Memory (RAM): 4000 MB (3070 MB Accessible)
-- though, perhaps with a link you click that brings you to a help/support page that explains in simple terms why this is. Hell, they could even use that page as a method of upselling you to Vista 64bit, so win/win.
Ah, but IIRC Microsoft exchanges 32-bit Vista for the equivalent 64-bit version for a nominal fee, so there's no extra profit to be had...
You're swinging at a windmill.
When I look at the System Properties page, it's to see what is installed in the computer. xx CPU at xx Ghz, xxx GB of RAM.
I think it's a feature, and a good one. If it only reported how much memory the OS used, then I couldn't go to my friend's house, open the System Properties, and say "WTF you have 4GB of RAM installed? Don't you know winxp 32-bit can only use 3?
So if you've got 4GB of RAM in 64-bit Vista, can you actually use all of it? An article I read a while ago indicated that you'd still have a memory hole between 3-4GB, which maybe isn't a big deal if you've got 8-16GB, but still makes 4GB pointless, if true.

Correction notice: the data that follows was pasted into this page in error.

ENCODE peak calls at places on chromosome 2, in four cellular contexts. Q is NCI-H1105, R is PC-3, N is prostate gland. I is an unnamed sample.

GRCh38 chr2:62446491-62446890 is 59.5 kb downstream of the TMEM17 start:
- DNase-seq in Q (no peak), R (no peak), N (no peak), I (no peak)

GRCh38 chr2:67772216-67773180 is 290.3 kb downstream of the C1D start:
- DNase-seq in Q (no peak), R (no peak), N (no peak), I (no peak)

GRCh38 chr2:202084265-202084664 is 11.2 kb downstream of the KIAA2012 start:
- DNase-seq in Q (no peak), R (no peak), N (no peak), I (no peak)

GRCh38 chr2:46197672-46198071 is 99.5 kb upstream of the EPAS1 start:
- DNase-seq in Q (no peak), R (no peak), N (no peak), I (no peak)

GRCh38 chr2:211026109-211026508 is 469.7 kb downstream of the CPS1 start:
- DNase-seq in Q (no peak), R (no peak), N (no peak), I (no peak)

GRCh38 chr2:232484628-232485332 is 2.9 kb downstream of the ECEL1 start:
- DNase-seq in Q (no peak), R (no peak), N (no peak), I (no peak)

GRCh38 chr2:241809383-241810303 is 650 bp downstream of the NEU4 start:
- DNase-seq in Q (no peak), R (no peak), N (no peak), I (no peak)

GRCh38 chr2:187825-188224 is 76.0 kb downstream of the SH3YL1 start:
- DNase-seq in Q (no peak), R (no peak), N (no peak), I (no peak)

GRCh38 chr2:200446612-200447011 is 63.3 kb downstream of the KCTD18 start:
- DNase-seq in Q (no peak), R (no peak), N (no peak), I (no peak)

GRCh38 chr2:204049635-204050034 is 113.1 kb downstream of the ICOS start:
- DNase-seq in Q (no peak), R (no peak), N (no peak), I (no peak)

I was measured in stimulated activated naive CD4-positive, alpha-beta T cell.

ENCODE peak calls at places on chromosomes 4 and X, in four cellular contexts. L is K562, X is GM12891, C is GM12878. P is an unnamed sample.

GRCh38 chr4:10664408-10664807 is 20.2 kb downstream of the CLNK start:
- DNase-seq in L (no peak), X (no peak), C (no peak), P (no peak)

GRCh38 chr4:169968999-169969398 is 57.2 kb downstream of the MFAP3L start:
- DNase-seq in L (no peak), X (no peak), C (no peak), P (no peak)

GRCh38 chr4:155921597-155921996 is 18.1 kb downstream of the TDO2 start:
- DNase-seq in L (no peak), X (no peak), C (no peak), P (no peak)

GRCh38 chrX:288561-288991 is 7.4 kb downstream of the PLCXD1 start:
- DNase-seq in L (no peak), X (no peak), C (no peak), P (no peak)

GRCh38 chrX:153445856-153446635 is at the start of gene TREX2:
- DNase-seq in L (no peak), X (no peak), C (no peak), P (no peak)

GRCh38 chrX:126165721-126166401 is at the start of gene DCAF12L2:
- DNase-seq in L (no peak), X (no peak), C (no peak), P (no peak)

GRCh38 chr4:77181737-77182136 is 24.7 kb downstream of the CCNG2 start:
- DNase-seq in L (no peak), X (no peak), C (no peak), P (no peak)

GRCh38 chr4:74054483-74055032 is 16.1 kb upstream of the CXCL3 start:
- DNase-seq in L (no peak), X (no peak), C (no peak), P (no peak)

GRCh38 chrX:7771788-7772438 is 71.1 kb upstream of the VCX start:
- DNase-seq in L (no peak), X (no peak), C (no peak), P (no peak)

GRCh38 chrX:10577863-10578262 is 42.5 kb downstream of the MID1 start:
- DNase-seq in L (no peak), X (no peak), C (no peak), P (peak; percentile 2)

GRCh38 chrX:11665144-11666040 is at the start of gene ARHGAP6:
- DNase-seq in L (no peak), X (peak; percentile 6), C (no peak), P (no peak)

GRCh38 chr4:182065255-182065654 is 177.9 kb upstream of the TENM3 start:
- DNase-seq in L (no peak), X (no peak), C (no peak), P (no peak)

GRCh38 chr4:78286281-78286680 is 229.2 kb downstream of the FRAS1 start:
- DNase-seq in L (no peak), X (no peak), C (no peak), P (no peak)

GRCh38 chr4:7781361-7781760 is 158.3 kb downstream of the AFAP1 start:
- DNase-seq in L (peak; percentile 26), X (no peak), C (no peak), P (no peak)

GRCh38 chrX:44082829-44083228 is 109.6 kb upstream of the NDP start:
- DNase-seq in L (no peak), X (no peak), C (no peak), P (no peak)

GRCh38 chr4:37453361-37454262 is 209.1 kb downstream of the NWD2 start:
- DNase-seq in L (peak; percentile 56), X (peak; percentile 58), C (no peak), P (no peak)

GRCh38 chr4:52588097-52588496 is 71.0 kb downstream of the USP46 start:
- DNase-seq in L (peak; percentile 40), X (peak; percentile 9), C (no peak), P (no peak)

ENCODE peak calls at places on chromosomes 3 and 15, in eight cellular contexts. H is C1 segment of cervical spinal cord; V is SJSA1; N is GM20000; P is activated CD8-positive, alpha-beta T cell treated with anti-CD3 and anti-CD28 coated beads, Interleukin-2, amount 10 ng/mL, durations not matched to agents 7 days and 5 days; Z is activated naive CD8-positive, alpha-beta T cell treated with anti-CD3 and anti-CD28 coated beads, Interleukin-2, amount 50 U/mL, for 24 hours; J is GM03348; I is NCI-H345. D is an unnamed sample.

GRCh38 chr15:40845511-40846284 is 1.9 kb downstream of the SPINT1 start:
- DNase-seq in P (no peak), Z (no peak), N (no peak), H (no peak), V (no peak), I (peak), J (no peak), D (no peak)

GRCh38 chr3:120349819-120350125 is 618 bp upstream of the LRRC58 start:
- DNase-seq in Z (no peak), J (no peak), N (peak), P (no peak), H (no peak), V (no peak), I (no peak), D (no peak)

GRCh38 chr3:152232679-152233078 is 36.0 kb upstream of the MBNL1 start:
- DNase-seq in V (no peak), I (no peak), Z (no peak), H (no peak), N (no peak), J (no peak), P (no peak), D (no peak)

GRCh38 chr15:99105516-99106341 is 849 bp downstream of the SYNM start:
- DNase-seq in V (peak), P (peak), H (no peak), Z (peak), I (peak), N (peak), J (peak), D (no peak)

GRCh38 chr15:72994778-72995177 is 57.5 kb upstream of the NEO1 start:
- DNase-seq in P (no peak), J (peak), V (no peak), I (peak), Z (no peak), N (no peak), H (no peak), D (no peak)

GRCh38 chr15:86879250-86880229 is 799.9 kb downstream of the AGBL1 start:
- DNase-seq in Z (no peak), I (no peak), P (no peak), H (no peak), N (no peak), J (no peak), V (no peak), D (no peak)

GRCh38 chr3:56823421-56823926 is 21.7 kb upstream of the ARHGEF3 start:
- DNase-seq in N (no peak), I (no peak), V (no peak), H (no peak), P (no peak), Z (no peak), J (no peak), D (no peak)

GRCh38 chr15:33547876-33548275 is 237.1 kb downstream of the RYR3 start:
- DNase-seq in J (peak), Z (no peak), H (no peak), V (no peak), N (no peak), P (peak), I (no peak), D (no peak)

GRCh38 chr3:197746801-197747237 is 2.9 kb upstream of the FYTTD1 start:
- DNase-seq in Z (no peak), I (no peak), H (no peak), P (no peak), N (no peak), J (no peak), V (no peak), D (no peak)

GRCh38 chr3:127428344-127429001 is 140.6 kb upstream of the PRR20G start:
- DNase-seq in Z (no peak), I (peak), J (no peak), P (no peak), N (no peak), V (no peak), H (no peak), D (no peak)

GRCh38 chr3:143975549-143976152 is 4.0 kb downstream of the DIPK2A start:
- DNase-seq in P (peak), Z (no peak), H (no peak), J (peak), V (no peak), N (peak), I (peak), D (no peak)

The memory hole still exists, since that's where memory-mapped devices live in the address space, but the RAM that would have otherwise been there just gets shifted to a different place and is still usable with 64-bit Vista. The place it gets shifted to is above the 4GB mark though, which is why 32-bit Vista can't use it (at least without PAE and the previously mentioned associated problems, etc...).
I've got 4 gigs of memory installed on my Vista 32-bit system, not because I'm ignorant of the issue (I've been a programmer since way back in the near/far mode memory days) but because 1 gig sticks of decent DDR2 RAM are 20 friggin' bucks, so when upgrading from 2 gigs it seemed stupid to buy 2 512 mb sticks for my 2nd two RAM slots for a total of like $16 less for both new sticks combined. Sooner or later I'll upgrade to 64 bit and use that extra memory and even if I've bought new RAM by then, I still get more than 3 gigabytes of usable RAM for now, though not anywhere near 4 gigs.and say "WTF you have 4GB of RAM installed? Don't you know winxp 32-bit can only use 3?